Scientists including one of Indian-origin have discovered a common abnormality in the genetic code that increases the risk of Alzheimer's disease.
Scientists including one of Indian-origin have discovered a common abnormality in the genetic code that increases the risk of Alzheimer's disease. Scientists at the University of California, Los Angeles found a new genetic risk factor for Alzheimer's disease by screening people's DNA and then using an advanced type of scan to visualise their brains' connections.
To find the gene, they used a new imaging method that screens the brain's connections - the wiring, or circuitry, that communicates information. Switching off such Alzheimer's risk genes (nine of them have been implicated over the last 20 years) could stop the disorder in its tracks or delay its onset by many years.
"We found a change in our genetic code that boosts our risk for Alzheimer's disease," said the study's senior author, Paul Thompson. "If you have this variant in your DNA, your brain connections are weaker. As you get older, faulty brain connections increase your risk of dementia," he said in a statement.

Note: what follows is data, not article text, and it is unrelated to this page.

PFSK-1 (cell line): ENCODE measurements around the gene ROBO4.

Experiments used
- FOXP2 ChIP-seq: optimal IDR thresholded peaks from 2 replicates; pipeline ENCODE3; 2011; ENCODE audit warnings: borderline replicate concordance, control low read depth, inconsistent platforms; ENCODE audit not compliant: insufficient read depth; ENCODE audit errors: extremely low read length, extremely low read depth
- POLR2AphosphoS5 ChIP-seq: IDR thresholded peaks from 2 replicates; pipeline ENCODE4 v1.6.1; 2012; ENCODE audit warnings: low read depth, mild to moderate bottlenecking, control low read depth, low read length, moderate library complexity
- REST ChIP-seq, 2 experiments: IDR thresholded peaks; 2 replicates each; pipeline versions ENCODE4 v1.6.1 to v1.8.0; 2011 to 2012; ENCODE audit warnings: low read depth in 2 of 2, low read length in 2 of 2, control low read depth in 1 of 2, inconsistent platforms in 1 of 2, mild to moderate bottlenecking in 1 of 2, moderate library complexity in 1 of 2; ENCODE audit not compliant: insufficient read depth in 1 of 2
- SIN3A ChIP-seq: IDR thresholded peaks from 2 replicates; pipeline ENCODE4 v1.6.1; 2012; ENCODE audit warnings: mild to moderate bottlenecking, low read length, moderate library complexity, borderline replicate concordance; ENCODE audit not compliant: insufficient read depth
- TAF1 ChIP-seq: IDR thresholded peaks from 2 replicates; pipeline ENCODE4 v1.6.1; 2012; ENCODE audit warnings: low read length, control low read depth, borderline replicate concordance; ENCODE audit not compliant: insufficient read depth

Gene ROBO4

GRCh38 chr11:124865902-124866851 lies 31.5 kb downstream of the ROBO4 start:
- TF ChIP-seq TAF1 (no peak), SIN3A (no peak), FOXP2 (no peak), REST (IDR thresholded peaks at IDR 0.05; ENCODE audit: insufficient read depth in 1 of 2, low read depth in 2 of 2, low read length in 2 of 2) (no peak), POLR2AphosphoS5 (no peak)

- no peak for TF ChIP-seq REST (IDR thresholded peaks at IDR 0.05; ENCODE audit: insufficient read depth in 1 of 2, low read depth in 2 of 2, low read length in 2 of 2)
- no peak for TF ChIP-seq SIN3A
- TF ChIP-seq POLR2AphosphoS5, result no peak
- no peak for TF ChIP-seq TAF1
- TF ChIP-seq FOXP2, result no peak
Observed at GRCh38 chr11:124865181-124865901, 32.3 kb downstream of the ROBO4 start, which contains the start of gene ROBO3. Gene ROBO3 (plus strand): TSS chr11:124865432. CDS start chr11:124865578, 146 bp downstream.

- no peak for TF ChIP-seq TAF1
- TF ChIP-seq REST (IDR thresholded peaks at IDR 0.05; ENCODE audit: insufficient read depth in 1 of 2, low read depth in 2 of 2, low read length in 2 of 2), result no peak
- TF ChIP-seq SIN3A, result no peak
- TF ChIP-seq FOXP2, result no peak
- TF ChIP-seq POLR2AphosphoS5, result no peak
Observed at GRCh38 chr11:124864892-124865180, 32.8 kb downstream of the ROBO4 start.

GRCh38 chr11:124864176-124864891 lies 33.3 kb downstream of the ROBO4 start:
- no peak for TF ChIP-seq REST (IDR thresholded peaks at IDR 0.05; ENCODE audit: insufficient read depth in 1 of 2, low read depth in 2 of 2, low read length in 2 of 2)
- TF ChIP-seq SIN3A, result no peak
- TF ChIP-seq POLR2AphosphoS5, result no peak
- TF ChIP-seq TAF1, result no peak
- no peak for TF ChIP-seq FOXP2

The researchers including Neda Jahanshad, Priya Rajagopalan, Xue Hua, Derrek P Hibar, Talia M Nir and Arthur W Toga screened more than a thousand people's DNA to find the common "spelling errors" in the genetic code that might heighten their risk for the disease later in life.
The study was the first of its kind to also give each person a "connectome scan", a special type of scan that measures water diffusion in the brain, allowing scientists to map the strength of the brain's connections. The new scan reveals the brain's circuitry and how information is routed around the brain, in order to discover risk factors for disease.
The researchers then combined these connectivity scans with the extensive genomic screening to pinpoint what causes faulty wiring in the brain. In people whose genetic code differed in one specific gene called SPON1, weaker connections were found between brain centers controlling reasoning and emotion. The rogue gene also affects how senile plaques build up in the brain - one of the hallmarks of Alzheimer's disease.
It has also been found that the SPON1 gene can be manipulated to develop new treatments for the devastating disease, Thompson noted. When the rogue gene was altered in mice, it led to cognitive improvements and fewer plaques building up in the brain. The study was published in the journal Proceedings of the National Academy of Sciences.